A special prosecutor in Chicago on Monday released the findings of a months-long investigation into the Cook County State’s Attorney’s Office’s handling of the case against actor Jussie Smollett, saying he found “substantial abuses of discretion and operational failures” but nothing to support any criminal charges.
This is the latest chapter in the controversial Smollett saga, which began last January when the then-Empire actor told Chicago police he had been the victim of a hate crime. By March 2019, those allegations had translated into a 16-count grand jury indictment against Smollett for filing false police reports.
Just weeks later, Cook County State’s Attorney Kim Foxx abruptly dropped all charges in a move that proved divisive nationally and especially in Chicago, where the mayor and police superintendent slammed it as a “whitewash of justice.” (Smollett, who maintains his innocence, was indicted a second time in Feb. 2020. Prosecution is ongoing and the court has not yet set a date for his trial.)
Special prosecutor Dan Webb said his office was charged last year by a Chicago judge with determining whether Smollett should be further prosecuted, as well as whether any person or office involved in the initial Smollett case had engaged in wrongdoing — an undertaking intended in part to restore public confidence in the criminal justice system.
The office launched its investigation into the state’s attorney’s office and Chicago Police Department last August.
More than 50 interviews, 50 subpoenas, 26,000 documents and troves of text message data and audio recordings later, Webb issued a lengthy public memo on Monday summarizing the main findings “in the interests of justice.”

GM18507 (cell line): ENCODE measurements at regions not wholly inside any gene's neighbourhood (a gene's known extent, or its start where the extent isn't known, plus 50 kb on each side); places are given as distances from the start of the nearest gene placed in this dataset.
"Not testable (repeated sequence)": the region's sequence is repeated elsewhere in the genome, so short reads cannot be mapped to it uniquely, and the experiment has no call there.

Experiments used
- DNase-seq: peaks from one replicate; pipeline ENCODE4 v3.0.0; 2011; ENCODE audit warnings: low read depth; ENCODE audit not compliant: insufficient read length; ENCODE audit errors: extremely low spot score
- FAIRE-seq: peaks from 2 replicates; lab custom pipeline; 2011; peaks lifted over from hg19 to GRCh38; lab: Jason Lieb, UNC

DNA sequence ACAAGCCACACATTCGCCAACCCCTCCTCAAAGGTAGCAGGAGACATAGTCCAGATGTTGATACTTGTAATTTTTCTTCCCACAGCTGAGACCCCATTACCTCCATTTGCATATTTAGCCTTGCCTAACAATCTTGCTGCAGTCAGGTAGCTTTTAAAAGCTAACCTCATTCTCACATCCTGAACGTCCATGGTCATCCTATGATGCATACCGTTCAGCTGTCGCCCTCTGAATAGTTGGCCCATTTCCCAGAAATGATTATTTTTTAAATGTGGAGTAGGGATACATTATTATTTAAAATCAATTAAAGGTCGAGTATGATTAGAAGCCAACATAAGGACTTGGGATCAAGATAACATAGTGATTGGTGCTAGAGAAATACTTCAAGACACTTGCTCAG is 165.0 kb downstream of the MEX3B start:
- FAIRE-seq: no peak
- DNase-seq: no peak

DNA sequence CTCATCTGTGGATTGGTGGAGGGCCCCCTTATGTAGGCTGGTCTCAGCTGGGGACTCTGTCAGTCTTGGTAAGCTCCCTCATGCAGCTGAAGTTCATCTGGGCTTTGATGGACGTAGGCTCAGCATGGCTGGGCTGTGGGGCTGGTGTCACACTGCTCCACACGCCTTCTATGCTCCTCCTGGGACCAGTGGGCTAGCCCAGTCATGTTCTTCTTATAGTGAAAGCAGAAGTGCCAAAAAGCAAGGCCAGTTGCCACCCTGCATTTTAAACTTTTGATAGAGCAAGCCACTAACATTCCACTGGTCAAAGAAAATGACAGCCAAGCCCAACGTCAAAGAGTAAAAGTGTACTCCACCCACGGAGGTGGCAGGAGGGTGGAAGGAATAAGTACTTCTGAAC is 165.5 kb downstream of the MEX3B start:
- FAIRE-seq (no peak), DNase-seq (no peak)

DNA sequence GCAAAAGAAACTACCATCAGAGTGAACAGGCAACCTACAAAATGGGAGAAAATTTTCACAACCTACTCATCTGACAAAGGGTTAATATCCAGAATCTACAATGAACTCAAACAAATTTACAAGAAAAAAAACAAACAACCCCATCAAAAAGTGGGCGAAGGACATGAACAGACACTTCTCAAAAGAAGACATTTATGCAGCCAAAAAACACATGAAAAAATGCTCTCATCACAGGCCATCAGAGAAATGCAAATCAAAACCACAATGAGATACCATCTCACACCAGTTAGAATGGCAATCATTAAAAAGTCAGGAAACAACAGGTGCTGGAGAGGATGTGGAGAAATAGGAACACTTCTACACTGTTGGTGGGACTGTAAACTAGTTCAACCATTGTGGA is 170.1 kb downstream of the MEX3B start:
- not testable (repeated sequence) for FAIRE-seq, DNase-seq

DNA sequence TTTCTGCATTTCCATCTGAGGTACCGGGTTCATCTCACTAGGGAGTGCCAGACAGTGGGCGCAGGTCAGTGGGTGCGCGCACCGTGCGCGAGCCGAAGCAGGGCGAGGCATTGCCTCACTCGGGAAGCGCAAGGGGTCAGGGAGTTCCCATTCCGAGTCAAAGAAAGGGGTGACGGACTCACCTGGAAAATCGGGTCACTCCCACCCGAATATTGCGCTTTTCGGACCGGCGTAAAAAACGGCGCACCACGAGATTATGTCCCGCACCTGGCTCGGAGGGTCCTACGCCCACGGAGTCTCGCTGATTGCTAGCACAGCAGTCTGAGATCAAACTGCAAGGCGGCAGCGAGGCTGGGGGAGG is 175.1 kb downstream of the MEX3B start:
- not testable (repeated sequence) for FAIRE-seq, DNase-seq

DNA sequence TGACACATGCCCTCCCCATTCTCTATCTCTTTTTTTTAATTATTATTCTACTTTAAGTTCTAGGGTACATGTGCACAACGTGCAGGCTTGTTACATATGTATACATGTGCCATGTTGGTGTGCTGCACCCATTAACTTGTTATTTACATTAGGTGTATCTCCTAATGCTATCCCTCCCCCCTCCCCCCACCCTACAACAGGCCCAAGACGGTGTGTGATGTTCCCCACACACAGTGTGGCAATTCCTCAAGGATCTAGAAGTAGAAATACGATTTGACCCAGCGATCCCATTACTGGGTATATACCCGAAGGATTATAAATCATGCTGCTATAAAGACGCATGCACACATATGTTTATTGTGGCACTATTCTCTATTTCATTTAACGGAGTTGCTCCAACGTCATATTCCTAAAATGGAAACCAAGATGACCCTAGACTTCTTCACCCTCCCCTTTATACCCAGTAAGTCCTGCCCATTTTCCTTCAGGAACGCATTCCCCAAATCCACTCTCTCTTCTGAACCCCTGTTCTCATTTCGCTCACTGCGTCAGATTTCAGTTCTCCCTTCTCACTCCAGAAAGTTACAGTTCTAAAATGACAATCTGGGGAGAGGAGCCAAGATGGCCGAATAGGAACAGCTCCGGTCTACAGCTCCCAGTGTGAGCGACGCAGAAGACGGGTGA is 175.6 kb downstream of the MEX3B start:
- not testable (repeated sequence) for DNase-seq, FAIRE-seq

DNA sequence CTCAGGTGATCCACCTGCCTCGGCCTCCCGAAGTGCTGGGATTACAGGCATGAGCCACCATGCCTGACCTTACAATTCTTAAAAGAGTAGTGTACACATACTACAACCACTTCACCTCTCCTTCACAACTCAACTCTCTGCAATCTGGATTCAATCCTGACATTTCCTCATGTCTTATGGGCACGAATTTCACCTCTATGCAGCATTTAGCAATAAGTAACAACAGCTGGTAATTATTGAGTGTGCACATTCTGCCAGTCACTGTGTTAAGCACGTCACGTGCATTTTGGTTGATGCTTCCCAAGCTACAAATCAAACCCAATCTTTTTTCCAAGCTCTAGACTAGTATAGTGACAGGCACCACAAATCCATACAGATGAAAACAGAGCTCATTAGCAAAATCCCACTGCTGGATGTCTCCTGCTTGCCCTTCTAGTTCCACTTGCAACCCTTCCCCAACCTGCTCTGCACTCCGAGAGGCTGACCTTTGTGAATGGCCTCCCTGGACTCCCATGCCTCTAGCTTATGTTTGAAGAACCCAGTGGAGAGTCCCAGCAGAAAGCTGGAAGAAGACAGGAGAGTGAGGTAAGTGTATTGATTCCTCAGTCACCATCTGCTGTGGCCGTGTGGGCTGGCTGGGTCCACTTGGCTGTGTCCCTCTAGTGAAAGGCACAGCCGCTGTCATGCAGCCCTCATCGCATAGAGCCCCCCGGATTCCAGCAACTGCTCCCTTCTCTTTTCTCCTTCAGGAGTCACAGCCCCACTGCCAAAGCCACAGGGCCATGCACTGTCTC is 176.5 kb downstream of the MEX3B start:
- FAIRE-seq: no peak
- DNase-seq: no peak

The Office of the Special Prosecutor, or OSP, reported that one of its main lines of inquiry was whether State’s Attorney Foxx’s sudden decision to dismiss initial charges was “influenced in an improper manner by prominent people who reached out to her to discuss the Initial Smollett Case.”
It said the investigation yielded no evidence that would support any criminal charges against Foxx or anyone working at her office.
It did, however, say that it had identified three “substantial abuses of discretion and failures” in the office’s prosecution and resolution of the case.
The statement noted, among other points, that the dropping of the charges against Smollett didn’t hinge on new evidence and “surprised” or “shocked” lawyers who worked in the state’s attorney’s office criminal division.
The OSP alleged that Foxx’s office “breached its obligations of honesty and transparency” by making false and/or misleading statements to the public regarding Foxx’s recusal from the case, the office’s subsequent dismissal of the case and the extent of Foxx’s communications with Smollett’s sister, Jurnee.
The special prosecutor said one false statement was that the relatively easy terms for dropping the charges — including community service and a monetary penalty — didn’t represent a new or unusual practice for the state’s attorney’s office.
The OSP also said its evidence relating to false and misleading public statements “may rise to the level of a violation of legal ethics by State’s Attorney Foxx and CCSAO lawyers.”
In a statement released Monday, the state’s attorney’s office said it “categorically rejects the OSP’s characterizations of its exercises of prosecutorial discretion and private or public statements as ‘abuses of discretion’ or false statements to the public.”
“While the release does not say so, any implication that statements made by the CCSAO were deliberately inaccurate is untrue,” it wrote.
Foxx’s office added it has already made “a number of changes” to its operations, such as hiring a new ethics officer and clarifying its recusal plan.
In its statement, it responded more favorably to two other conclusions.
The OSP said it did not develop evidence showing Foxx was involved in decision-making on the case after her recusal (though it maintains she was “provided with frequent updates” after that point), nor did it develop evidence of improper influence by any outside parties in the office’s decision making.
Prosecutors also noted they found no evidence to support any criminal charges over alleged leaks to the media by the Chicago Police Department.
Webb’s full 60-page report contains grand jury evidence that cannot be released to the public without a court order. Webb said he will ask Cook County Circuit Court Judge Michael Toomin to authorize the release.
Foxx’s office said it will issue a written response when it receives the final report.